Currently viewing the category: "Moths"
What's That Bug? does not endorse extermination

Very red wasp
Location: SW Florida
March 29, 2011 9:40 pm
I found this lovely looking wasp buzzing around my room.
I live in SW Florida, he was spotted as I ducked. Discovered March 27, 2011.
Thank you, very much, bug man. I did help him to escape without harm. Hopefully he is a bug that devours garden eating buggies.
Signature: Kate

Scarlet Bodied Wasp Moth

Hi Katy,
This is not a wasp, but rather a moth that mimics a wasp.  It is a Scarlet Bodied Wasp Moth,
Cosmosoma myrodora, and it is found if Florida primarily, but also west to Texas and north to North Carolina according to BugGuideBugGuide also notes this interesting information:  “These moths display warning coloration, yet the caterpillars host on non-toxic Climbing Hempweed, Mikania scandens, (family Asteraceae), a weedy vine at field margins and roadsides that can completely obscure bushes and small trees. The adult male moth extracts toxins known as ‘pyrrolizidine alkaloids’ from Dogfennel Eupatorium (Eupatorium capillifolium) and showers these toxins over the female prior to mating. This is the only insect known to transfer a chemical defense in this way.”

Thank you, bug man.  How interesting.  I would never have thought that was a moth.  He was beautiful, glad I got his picture.  Thank you for your research.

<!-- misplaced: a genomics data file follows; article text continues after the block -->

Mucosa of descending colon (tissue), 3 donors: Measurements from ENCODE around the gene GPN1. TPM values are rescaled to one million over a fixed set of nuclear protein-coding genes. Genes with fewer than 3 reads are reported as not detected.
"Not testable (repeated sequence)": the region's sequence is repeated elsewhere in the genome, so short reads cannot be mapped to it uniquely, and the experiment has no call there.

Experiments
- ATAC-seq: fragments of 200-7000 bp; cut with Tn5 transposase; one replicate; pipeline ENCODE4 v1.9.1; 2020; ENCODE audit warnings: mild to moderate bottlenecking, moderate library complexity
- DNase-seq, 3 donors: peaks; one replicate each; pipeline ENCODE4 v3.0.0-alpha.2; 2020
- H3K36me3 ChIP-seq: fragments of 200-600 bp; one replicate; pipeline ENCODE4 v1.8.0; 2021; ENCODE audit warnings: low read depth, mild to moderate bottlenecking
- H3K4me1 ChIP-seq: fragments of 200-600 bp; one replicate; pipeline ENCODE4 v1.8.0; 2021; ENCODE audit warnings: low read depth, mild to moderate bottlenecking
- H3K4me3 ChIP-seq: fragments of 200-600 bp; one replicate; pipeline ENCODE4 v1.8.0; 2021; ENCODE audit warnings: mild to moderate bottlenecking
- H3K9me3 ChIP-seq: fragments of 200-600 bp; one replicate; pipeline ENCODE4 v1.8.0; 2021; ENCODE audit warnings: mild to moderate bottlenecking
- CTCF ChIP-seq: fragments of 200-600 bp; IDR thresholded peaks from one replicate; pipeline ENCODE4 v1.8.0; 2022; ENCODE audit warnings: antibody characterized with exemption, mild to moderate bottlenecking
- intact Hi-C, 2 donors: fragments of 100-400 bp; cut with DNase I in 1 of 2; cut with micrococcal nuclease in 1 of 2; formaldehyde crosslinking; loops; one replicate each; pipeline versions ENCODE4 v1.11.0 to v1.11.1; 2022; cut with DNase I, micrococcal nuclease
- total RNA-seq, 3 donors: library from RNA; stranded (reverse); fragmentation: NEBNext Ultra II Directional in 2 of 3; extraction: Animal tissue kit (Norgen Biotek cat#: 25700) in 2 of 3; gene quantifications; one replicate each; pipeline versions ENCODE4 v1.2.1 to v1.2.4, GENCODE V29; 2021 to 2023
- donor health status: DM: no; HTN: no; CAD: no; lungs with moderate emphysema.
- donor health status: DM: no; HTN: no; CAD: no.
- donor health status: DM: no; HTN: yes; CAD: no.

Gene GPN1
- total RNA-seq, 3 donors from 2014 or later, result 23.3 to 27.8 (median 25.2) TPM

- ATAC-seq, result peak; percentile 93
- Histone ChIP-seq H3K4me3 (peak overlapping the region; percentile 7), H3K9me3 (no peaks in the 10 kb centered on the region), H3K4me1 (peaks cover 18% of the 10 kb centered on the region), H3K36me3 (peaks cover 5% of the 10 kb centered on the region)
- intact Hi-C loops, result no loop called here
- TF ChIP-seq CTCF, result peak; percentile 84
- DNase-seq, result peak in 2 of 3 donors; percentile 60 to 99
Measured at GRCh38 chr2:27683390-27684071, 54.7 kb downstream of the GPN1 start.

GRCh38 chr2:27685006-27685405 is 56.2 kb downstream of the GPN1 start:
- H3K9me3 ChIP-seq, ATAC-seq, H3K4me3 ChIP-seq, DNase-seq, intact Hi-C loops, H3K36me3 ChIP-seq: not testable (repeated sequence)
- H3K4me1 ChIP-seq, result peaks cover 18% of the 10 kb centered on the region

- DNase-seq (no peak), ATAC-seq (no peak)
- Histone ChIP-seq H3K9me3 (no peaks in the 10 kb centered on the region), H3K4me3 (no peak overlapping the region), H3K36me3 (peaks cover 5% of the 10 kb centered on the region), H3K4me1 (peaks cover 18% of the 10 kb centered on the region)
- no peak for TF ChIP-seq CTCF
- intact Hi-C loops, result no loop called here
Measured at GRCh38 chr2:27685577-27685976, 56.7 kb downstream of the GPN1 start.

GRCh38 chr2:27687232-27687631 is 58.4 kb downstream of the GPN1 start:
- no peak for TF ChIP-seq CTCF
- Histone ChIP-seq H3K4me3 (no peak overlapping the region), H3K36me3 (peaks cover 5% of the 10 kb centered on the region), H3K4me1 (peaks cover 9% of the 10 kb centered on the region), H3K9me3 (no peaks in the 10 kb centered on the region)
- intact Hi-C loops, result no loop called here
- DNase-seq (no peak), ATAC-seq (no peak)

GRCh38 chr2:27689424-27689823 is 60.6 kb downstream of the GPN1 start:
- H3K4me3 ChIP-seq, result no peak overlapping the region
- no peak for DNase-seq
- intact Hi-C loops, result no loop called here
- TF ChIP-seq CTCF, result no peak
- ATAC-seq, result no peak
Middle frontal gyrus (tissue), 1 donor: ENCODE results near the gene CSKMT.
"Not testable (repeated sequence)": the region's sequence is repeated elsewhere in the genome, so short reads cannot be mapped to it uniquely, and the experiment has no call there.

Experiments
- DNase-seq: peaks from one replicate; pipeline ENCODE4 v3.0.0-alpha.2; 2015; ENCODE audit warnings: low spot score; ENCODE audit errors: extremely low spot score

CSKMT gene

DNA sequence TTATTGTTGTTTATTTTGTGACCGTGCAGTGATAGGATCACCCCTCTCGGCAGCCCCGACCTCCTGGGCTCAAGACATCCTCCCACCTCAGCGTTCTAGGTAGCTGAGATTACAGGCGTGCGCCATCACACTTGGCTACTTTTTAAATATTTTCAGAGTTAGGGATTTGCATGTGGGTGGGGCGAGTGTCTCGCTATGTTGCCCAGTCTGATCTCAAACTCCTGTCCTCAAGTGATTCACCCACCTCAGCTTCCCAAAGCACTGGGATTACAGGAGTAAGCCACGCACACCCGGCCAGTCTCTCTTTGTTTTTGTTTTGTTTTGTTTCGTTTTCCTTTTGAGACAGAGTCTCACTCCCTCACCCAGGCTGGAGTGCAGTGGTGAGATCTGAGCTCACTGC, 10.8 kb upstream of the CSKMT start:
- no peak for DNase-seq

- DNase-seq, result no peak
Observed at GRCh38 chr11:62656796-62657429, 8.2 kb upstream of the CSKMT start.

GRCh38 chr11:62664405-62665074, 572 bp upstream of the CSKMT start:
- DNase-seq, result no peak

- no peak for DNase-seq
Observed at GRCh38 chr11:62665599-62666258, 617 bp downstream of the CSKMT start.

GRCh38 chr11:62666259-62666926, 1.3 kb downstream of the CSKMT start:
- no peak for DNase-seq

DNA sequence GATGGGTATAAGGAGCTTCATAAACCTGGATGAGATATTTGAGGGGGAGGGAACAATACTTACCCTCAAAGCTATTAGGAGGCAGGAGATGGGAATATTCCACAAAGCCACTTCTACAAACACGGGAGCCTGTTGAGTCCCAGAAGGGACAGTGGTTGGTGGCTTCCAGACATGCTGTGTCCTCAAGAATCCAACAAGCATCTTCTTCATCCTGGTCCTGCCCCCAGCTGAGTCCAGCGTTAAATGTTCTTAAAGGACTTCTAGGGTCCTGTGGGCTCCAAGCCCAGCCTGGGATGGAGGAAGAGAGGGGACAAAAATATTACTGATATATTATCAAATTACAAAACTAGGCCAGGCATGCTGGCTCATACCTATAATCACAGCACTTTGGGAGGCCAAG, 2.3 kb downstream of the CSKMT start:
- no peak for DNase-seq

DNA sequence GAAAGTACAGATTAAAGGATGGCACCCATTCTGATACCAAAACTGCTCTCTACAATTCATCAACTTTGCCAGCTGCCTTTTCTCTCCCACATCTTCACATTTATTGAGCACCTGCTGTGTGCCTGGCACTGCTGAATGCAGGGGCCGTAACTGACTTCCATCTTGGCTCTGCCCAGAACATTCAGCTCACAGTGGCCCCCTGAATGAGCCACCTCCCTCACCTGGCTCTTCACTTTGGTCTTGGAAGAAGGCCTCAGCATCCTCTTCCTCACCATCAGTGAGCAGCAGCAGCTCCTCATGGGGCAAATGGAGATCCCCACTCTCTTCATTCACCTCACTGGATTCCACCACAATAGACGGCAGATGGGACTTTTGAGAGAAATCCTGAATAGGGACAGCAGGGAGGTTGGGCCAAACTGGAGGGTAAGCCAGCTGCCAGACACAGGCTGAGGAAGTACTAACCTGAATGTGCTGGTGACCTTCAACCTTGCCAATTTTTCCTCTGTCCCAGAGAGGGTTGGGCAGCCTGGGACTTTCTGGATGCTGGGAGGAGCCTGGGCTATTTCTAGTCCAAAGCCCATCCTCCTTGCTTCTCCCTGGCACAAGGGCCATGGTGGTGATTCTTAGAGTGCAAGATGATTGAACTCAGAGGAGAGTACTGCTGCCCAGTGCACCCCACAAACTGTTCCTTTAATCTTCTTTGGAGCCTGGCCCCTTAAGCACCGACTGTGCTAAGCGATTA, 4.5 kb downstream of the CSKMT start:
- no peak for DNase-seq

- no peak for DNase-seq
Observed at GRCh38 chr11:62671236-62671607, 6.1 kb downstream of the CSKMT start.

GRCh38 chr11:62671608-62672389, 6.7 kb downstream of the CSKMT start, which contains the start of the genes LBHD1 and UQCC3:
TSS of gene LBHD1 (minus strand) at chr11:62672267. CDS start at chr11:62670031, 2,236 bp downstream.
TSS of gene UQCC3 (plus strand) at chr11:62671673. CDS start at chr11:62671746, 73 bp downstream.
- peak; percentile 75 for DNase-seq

Katy

What's That Bug? does not endorse extermination

tiger moth ?
Location: Los Angeles, CA
March 25, 2011 1:11 pm
This moth was hugging a clump of dwarf umbrella plant, probably waiting for the sun to come out after the overnight rain.
Looking at the pictures afterwards I noticed it was hanging from its front legs with the other legs stretched.
I think it’s a tiger moth. I do remember finding a fairly large reddish-brown chrysalis a month ago but didn’t think to take a photo. I wonder if it overwintered in that.
Signature: Laurentiu

Striped Morning Sphinx

Dear Laurentiu,
What a beautiful Striped Morning Sphinx or White Lined Sphinx.  We see several each year in Mt Washington, but our north facing garden is still too cold to expect them to be flying.  We expect to begin to see Striped Morning Sphinxes at the porch light and resting on the screen door on the first warm and sunny days after the rain ends.

What's That Bug? does not endorse extermination

What is this?
March 25, 2011
Dear Bugman !
I found this interesting moth last night..
Its colours are quite attractive and rare… thought this might be a good addition to wtb
Thanks and regards….
Ibrahim TMC
India

What's That Moth??? Blue Tiger

Hi Ibrahim,
We don’t know what it is, but we expect that Karl will soon be writing in with an identification.  Was it diurnal or nocturnal?

Update: Identified as Blue Tiger in a comment
The Blue Tiger,
Dysphania percota, is one of the Geometrid Moths and not a true Tiger Moth.  When lttlechkn provided us with a comment and identification link, we found additional verification on the Forestry Images website.  There is also a photo of a mounted specimen on AZs Lepidoptera page.


What's That Bug? does not endorse extermination

Luna moth in Florida
Location: Gainesville, FL
March 23, 2011 3:32 pm
This morning before work, I noticed a luna moth on my neighbor’s window. I was in a rush, so I wasn’t able to go get a camera.